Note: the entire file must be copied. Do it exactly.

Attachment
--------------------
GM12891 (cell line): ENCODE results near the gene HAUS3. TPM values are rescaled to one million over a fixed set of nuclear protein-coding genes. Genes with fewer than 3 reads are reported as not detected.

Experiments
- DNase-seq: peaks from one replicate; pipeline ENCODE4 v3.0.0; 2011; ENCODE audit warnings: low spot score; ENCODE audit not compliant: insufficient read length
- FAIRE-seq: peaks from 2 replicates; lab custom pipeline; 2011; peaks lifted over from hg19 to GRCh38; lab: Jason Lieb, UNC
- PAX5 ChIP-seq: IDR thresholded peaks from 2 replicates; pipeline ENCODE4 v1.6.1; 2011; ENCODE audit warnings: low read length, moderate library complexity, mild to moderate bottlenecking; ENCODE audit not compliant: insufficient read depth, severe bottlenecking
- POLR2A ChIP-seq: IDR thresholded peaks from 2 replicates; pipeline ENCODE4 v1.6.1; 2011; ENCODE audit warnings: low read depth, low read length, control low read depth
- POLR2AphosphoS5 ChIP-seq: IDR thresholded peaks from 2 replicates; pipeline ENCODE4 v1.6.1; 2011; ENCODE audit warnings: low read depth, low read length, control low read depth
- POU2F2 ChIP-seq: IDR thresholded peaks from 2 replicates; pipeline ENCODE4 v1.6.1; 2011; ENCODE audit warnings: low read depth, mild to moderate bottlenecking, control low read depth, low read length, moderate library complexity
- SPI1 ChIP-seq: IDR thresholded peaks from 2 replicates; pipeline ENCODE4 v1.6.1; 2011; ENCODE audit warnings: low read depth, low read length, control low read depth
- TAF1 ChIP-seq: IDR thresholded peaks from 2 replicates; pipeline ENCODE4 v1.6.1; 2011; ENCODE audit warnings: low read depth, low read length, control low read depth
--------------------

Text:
GM12891 (cell line): ENCODE results near the gene HAUS3. TPM values are rescaled to one million over a fixed set of nuclear protein-coding genes. Genes with fewer than 3 reads are reported as not detected.

Experiments
- DNase-seq: peaks from one replicate; pipeline ENCODE4 v3.0.0; 2011; ENCODE audit warnings: low spot score; ENCODE audit not compliant: insufficient read length
- FAIRE-seq: peaks from 2 replicates; lab custom pipeline; 2011; peaks lifted over from hg19 to GRCh38; lab: Jason Lieb, UNC
- PAX5 ChIP-seq: IDR thresholded peaks from 2 replicates; pipeline ENCODE4 v1.6.1; 2011; ENCODE audit warnings: low read length, moderate library complexity, mild to moderate bottlenecking; ENCODE audit not compliant: insufficient read depth, severe bottlenecking
- POLR2A ChIP-seq: IDR thresholded peaks from 2 replicates; pipeline ENCODE4 v1.6.1; 2011; ENCODE audit warnings: low read depth, low read length, control low read depth
- POLR2AphosphoS5 ChIP-seq: IDR thresholded peaks from 2 replicates; pipeline ENCODE4 v1.6.1; 2011; ENCODE audit warnings: low read depth, low read length, control low read depth
- POU2F2 ChIP-seq: IDR thresholded peaks from 2 replicates; pipeline ENCODE4 v1.6.1; 2011; ENCODE audit warnings: low read depth, mild to moderate bottlenecking, control low read depth, low read length, moderate library complexity
- SPI1 ChIP-seq: IDR thresholded peaks from 2 replicates; pipeline ENCODE4 v1.6.1; 2011; ENCODE audit warnings: low read depth, low read length, control low read depth
- TAF1 ChIP-seq: IDR thresholded peaks from 2 replicates; pipeline ENCODE4 v1.6.1; 2011; ENCODE audit warnings: low read depth, low read length, control low read depth